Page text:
When chat doesn't see the remote system send the login prompt, the subscript is executed by first sending a BREAK, and then waiting for the login prompt again. If the prompt now appears, the script continues as usual; otherwise, it will terminate with an error.
IPCP is used to negotiate a number of IP parameters at link configuration time. Usually, each peer sends an IPCP Configuration Request packet, indicating which values it wants to change from the defaults and the new value. Upon receipt, the remote end inspects each option in turn and either acknowledges or rejects it.
pppd gives you a lot of control over which IPCP options it will try to negotiate. You can tune it through various command-line options that we will discuss in this section.
All IP interfaces require IP addresses assigned to them; a PPP device always has an IP address. The PPP suite of protocols provides a mechanism that allows the automatic assignment of IP addresses to PPP interfaces. It is possible for the PPP program at one end of a point-to-point link to assign an IP address for the remote end to use, or each may use its own.
Some PPP servers that handle a lot of client sites assign addresses dynamically; addresses are assigned to systems only when calling in and are reclaimed after they have logged off again. This allows the number of IP addresses required to be limited to the number of dialup lines. While limitation is convenient for managers of the PPP dialup server, it is often less convenient for users who are dialing in. We discussed the way that hostnames are mapped to IP addresses by use of a database in Chapter 6. In order for people to connect to your host, they must know your IP address or the hostname associated with it. If you are a user of a PPP service that assigns you an IP address dynamically, this knowledge is difficult without providing some means of allowing the DNS database to be updated after you are assigned an IP address. Such systems do exist, but we won't cover them in detail here; instead, we will look at the more preferable approach, which involves you being able to use the same IP address each time you establish your network connection.
In the previous example, we had pppd dial up c3po and establish an IP link. No provisions were taken to choose a particular IP address on either end of the link. Instead, we let pppd take its default action. It attempts to resolve the local hostname, vlager in our example, to an IP address, which it uses for the local end, while letting the remote machine, c3po, provide its own. PPP supports several alternatives to this arrangement.
To ask for particular addresses, you generally provide pppd with the following option:
local_addr and remote_addr may be specified either in dotted quad notation or as hostnames. This option makes pppd attempt to use the first address supplied as its own IP address, and the second as the peer's. If the peer rejects either of the addresses during IPCP negotiation, no IP link will be established.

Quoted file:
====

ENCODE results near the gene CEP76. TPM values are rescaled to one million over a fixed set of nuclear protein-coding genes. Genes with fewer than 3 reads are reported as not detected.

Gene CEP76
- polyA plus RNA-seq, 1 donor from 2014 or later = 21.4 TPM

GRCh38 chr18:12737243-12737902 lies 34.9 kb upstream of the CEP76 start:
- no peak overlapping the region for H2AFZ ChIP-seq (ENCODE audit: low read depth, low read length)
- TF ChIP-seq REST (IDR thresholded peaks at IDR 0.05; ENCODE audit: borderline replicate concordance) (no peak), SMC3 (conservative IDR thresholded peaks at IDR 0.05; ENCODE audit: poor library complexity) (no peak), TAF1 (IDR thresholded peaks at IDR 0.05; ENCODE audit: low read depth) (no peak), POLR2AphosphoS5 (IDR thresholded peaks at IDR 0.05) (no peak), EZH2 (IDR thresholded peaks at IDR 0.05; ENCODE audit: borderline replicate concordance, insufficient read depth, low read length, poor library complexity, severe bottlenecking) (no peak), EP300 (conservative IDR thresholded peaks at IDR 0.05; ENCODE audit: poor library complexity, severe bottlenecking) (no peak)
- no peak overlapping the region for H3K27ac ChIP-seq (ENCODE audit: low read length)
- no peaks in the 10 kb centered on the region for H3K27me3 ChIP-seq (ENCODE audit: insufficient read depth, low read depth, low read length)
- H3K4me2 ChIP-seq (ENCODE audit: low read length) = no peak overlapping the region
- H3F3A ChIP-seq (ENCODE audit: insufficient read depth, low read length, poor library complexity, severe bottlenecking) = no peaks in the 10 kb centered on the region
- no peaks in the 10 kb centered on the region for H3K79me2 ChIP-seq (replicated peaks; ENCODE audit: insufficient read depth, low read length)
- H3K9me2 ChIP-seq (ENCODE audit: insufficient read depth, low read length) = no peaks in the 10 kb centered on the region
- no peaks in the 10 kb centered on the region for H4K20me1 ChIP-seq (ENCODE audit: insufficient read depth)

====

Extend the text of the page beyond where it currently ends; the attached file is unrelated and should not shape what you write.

If you are dialing in to a server and expect it to assign you an IP address, you should ensure that pppd does not attempt to negotiate one for itself. To do this, use the noipdefault option and leave the local_addr blank. The noipdefault option will stop pppd from trying to use the IP address associated with the hostname as the local address.
If you want to set only the local address but accept any address the peer uses, simply leave out the remote_addr part. To make vlager use the IP address 22.214.171.124 instead of its own, give it 126.96.36.199: on the command line. Similarly, to set the remote address only, leave the local_addr field blank. By default, pppd will then use the address associated with your hostname.
After setting up the network interface, pppd will usually set up a host route to its peer only. If the remote host is on a LAN, you certainly want to be able to connect to hosts "behind" your peer as well; in that case, a network route must be set up.
We have already seen that pppd can be asked to set the default route using the defaultroute option. This option is very useful if the PPP server you dialed up acts as your Internet gateway.
The reverse case, in which your system acts as a gateway for a single host, is also relatively easy to accomplish. For example, take some employee at the Virtual Brewery whose home machine is called oneshot. Let's also assume that we've configured vlager as a dialin PPP server. If we've configured vlager to dynamically assign an IP address that belongs to the Brewery's subnet, then we can use the proxyarp option with pppd, which will install a proxy ARP entry for oneshot. This automatically makes oneshot accessible from all hosts at the Brewery and the Winery.
However, things aren't always that simple. Linking two local area networks usually requires adding a specific network route because these networks may have their own default routes. Besides, having both peers use the PPP link as the default route would generate a loop, through which packets to unknown destinations would ping-pong between the peers until their time to live expired.
Suppose the Virtual Brewery opens a branch in another city. The subsidiary runs an Ethernet of its own using the IP network number 172.16.3.0, which is subnet 3 of the Brewery's class B network. The subsidiary wants to connect to the Brewery's network via PPP to update customer databases. Again, vlager acts as the gateway for the brewery network and will support the PPP link; its peer at the new branch is called vbourbon and has an IP address of 172.16.3.1. This network is illustrated in Figure 24.2 in Appendix A, Example Network: The Virtual Brewery.